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S E A R C H    D V D B e a v e r

 

directed by Robert Hamer
UK 1949

Director Robert Hamer’s fiendishly funny Kind Hearts and Coronets stands as one of Ealing Studios’ greatest triumphs, and one of the most wickedly black comedies ever made. Dennis Price is sublime as an embittered young commoner determined to avenge his mother’s unjust disinheritance by ascending to the dukedom. Unfortunately, eight family members—all played by the incomparable Alec Guinness—must be eliminated before he can do so.

****

This is a very special film - one I remember very fondly viewing in my childhood. What with my Anglo background I was lucky enough to see many Guinness/Ealing comedies, of which Kind Hearts and Coronets was my favorite (although they are all very good!). We enter the plot to learn about Louis Mazzini's (Dennis Price plays with a perfect disconcerted fashion) mother (Audrey Fildes) who frequent tells tales of how her titled D'Ascoyn family shunned her after she eloped with an Italian commoner which caused a simmering resentment in her son. Louis has never forgotten his heritage nor his unjust shunning. He later blames his lack of social position on being spurned by his sweetheart Sibella (Joan Greenwood) and meticulously Louis decides to permanently remove all the D'Ascoyns standing between him and the Dukedom. He murders them one by one and the dark comedy is only emphasized by the brilliant acting of Alecx Guinness who plays... all of them - Duke Etherel/The Banker/Reverend Lord Henry d'Ascoyne/General Lord Rufus D'Ascoyne/Admiral Horatio d'Ascoyne/Young Henry d'Ascoyne/Lady Agatha d'Ascoyne/ and Lord Ascoyne d'Ascoyne. This is a brilliant comedy/suspense that remains consistently stayed till the films exciting conslusion. Easily one of my favorite films of all time.

 

Posters

Theatrical Release: January 20th, 1950

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Comparison: 

Anchor Bay - Region 1- NTSC vs. Criterion - Region 1- NTSC vs. Optimum - Region 'B' - Blu-ray

1) Anchor Bay - Region 1 - NTSC LEFT

2) Criterion - Region 1- NTSC MIDDLE

3) Optimum - Region 'B'- Blu-ray  RIGHT

 

Box Covers

Also as part of the Ealing Studios Blu-ray package Vol. 1:

Distribution

Anchor Bay

Region 1 - NTSC

Criterion Collection - Spine # 325

Region 1 - NTSC

Optimum
Region 'B' - Blu-ray

The Anchor Bay boxset contains The Ladykillers, Kind Hearts and Coronets, The Lavender Hill Mob, The Man in the White Suit and The Captain's Paradise. These are considered Ealing Studio's greatest comedies. NOTE: The Captain's Paradise is not available individually but the other 4 are. 

            

(click titles for DVDBeaver reviews)

Criterion (without any extras) also available in The Essential Art House - 50 Years of Janus Films - a 50-disc celebration of international films collected under the auspices of the groundbreaking theatrical distributor. It contains Alexander Nevsky (1938), Ashes And Diamonds (1958), L'avventura (1960), Ballad Of A Soldier (1959), Beauty And The Beast (1946), Black Orpheus (1959), Brief Encounter (1945), The Fallen Idol (1948), Fires On The Plain (1959), Fists In The Pocket (1965), Floating Weeds (1959), Forbidden Games (1952), The 400 Blows (1959), Grand Illusion (1937), Häxan (1922), Ikiru (1952), The Importance Of Being Earnest (1952), Ivan The Terrible, Part II (1958), Le Jour Se Lève (1939), Jules And Jim (1962), Kind Hearts And Coronets (1949), Knife In The Water (1962), The Lady Vanishes (1938), The Life And Death Of Colonel Blimp (1943), Loves Of A Blonde (1965), M (1931), M. Hulot's Holiday (1953), Miss Julie (1951), Pandora's Box (1929), Pépé Le Moko (1937), Il Posto (1961), Pygmalion (1938), Rashomon (1950), Richard III (1955), The Rules Of The Game (1939), Seven Samurai (1954), The Seventh Seal (1957), The Spirit Of The Beehive (1973), La Strada (1954), Summertime (1955), The Third Man (1949), The 39 Steps (1935), Ugetsu (1953), Umberto D. (1952), The Virgin Spring (1960), Viridiana (1961), The Wages Of Fear (1953), The White Sheik (1952), Wild Strawberries (1957), Three Documentaries By Saul J. Turell plus the hardcover, full color 240-page book.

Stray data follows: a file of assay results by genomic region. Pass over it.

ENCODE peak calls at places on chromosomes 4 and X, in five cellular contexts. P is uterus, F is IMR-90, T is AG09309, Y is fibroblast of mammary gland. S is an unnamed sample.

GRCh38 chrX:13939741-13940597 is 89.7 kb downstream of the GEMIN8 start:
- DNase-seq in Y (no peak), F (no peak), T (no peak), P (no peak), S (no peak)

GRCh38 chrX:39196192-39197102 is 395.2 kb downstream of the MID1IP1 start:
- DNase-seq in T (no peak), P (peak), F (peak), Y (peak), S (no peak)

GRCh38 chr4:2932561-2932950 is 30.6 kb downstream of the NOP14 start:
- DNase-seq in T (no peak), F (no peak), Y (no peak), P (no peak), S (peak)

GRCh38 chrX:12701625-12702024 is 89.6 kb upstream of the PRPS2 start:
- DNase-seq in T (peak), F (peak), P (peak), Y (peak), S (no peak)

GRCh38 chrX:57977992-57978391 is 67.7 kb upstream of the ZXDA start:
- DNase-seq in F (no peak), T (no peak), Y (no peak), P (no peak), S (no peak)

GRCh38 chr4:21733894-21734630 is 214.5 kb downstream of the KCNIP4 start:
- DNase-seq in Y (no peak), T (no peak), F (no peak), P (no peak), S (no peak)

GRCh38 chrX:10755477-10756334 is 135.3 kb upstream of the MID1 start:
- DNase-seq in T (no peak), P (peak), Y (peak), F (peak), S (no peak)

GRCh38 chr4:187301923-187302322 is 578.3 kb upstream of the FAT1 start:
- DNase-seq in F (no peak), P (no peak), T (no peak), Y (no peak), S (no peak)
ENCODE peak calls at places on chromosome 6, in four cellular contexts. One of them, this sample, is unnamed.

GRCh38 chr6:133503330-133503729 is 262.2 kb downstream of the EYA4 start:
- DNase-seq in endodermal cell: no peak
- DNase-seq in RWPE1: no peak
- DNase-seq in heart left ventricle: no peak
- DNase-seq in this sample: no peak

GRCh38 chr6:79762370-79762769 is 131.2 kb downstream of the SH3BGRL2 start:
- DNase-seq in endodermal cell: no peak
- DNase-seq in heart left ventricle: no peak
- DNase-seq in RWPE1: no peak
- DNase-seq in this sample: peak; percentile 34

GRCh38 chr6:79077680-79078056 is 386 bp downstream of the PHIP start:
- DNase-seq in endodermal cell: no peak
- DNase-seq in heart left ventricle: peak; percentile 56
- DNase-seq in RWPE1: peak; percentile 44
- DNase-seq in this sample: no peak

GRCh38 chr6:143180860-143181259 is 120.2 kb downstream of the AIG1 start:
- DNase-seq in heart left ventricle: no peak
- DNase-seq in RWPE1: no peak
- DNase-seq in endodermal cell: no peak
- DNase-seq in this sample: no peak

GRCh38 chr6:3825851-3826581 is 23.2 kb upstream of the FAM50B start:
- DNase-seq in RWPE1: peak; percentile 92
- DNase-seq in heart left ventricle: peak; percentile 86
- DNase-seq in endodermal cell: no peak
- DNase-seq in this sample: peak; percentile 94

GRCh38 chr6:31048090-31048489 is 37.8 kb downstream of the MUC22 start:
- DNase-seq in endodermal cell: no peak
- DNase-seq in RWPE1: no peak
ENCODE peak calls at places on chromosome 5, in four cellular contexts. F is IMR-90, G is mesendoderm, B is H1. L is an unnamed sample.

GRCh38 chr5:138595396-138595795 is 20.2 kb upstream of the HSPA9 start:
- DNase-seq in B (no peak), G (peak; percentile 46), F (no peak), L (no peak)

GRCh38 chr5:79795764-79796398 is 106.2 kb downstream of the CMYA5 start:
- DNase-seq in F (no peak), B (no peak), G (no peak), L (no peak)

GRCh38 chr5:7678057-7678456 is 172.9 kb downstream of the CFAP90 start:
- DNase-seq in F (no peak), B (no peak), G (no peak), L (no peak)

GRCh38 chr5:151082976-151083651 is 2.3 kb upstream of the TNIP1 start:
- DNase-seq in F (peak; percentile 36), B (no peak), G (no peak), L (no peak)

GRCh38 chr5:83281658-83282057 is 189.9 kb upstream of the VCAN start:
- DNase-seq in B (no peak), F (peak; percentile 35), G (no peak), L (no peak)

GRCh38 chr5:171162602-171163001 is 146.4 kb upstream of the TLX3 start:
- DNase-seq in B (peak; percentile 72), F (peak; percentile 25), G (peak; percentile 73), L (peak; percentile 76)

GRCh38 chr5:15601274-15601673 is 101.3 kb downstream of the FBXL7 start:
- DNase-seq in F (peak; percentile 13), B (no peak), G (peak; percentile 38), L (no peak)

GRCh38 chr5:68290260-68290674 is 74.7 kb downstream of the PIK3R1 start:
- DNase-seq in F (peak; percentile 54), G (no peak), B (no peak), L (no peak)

Runtime 1:35:45 (4% PAL speedup) 1:40:03 1:46:10.072

Video

1.33:1 Original Aspect Ratio

16X9 enhanced
Average Bitrate: 5.54 mb/s
PAL 720x576 25.00 f/s

1.33:1 Original Aspect Ratio

16X9 enhanced
Average Bitrate: 7.86 mb/s
NTSC 720x480 29.97 f/s

1080P Dual-layered Blu-ray

Disc Size:36,107,331,752 bytes

Feature: 24,128,704,512 bytes

Video Bitrate: 24.79 Mbps

Codec: MPEG-4 AVC Video

NOTE: The Vertical axis represents the bits transferred per second. The Horizontal is the time in minutes.

Bitrate: Optimum

Bitrate: Criterion

Bitrate: Blu-ray